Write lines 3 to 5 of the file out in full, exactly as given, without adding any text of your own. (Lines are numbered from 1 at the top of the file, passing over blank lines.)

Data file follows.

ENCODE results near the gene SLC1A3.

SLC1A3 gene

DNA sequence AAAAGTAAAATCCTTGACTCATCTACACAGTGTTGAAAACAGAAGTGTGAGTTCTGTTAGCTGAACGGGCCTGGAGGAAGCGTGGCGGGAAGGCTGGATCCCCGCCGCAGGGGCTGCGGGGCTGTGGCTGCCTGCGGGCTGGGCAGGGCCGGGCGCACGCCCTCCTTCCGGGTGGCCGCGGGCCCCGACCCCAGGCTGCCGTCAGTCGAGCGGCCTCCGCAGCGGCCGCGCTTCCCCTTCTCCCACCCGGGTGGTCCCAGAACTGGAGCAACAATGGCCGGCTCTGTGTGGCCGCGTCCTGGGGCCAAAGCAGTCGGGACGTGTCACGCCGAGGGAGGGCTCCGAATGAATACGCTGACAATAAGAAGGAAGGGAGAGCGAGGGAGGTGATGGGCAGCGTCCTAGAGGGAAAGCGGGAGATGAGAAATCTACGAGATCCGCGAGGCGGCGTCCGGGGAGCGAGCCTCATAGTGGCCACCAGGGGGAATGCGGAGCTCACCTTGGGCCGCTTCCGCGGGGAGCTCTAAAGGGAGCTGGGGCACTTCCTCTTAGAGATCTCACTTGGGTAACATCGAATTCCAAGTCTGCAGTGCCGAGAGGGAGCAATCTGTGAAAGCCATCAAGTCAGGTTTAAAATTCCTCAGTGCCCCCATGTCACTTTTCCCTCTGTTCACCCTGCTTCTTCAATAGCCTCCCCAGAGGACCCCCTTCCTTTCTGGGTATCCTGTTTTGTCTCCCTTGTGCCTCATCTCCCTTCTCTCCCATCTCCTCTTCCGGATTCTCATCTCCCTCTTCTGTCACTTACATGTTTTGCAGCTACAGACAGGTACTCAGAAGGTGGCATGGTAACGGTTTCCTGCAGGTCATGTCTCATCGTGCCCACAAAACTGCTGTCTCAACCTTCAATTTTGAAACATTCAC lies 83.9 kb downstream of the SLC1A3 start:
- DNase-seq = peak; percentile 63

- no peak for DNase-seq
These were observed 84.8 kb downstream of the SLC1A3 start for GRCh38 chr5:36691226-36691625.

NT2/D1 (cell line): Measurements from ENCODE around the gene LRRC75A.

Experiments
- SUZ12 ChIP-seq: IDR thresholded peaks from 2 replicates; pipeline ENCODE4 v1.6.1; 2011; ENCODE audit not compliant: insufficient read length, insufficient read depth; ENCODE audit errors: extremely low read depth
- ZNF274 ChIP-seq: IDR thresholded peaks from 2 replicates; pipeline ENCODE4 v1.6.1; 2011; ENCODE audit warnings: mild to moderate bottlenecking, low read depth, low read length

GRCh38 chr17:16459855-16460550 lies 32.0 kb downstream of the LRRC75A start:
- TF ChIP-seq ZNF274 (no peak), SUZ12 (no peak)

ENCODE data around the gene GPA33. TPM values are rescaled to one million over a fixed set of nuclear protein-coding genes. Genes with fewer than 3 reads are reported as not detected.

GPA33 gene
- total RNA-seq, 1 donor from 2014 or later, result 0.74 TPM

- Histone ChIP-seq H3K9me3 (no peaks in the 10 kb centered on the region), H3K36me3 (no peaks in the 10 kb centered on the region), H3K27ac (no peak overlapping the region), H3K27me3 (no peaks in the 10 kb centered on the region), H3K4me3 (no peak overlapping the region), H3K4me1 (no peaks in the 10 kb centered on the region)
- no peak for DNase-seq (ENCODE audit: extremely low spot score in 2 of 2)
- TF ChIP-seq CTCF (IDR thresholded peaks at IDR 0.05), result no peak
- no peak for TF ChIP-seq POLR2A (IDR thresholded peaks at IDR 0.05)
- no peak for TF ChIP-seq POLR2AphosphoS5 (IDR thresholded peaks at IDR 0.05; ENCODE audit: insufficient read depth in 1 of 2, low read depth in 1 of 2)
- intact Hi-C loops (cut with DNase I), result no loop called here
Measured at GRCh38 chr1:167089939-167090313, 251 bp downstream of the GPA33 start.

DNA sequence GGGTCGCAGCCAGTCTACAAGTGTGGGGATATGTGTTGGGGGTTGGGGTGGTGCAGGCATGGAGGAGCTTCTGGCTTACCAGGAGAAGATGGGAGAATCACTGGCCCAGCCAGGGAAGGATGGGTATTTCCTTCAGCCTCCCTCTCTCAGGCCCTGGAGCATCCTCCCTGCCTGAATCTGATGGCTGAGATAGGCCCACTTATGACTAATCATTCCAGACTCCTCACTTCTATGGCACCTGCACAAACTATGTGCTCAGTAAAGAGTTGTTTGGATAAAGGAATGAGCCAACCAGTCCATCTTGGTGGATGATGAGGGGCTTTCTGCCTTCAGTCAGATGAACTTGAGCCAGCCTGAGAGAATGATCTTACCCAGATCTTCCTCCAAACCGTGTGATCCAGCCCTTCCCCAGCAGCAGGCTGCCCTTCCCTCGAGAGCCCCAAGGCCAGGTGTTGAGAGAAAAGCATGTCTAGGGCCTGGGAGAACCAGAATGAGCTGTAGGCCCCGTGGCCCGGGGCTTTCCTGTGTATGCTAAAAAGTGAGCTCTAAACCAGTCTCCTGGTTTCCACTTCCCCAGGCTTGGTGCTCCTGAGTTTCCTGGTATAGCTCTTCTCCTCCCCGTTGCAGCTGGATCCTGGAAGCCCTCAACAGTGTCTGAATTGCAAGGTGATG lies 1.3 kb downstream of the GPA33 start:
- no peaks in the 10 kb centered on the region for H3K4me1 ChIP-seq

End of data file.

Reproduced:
DNA sequence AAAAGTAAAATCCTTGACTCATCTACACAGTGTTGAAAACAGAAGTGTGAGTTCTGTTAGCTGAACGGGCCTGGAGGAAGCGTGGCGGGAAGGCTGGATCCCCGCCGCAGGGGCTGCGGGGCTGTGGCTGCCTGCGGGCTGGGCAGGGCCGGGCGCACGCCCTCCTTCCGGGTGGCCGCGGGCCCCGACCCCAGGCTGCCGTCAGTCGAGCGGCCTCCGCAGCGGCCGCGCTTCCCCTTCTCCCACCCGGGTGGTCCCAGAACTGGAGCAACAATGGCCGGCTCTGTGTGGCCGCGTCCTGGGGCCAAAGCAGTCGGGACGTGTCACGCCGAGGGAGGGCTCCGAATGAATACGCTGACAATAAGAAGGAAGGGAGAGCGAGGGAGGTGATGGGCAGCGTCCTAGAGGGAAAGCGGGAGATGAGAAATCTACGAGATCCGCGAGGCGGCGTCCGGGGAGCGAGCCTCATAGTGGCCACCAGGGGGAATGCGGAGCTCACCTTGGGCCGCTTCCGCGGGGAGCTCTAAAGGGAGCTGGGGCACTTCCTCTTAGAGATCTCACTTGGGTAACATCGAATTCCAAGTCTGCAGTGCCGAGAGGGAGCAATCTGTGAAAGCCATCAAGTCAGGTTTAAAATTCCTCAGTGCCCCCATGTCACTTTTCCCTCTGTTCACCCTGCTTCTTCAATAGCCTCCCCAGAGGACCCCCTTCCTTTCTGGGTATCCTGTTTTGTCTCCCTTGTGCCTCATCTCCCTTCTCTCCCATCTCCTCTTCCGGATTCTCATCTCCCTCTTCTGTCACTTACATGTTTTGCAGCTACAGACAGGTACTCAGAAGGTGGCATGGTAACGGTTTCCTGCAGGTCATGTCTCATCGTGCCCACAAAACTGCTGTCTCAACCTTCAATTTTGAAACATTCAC lies 83.9 kb downstream of the SLC1A3 start:
- DNase-seq = peak; percentile 63

- no peak for DNase-seq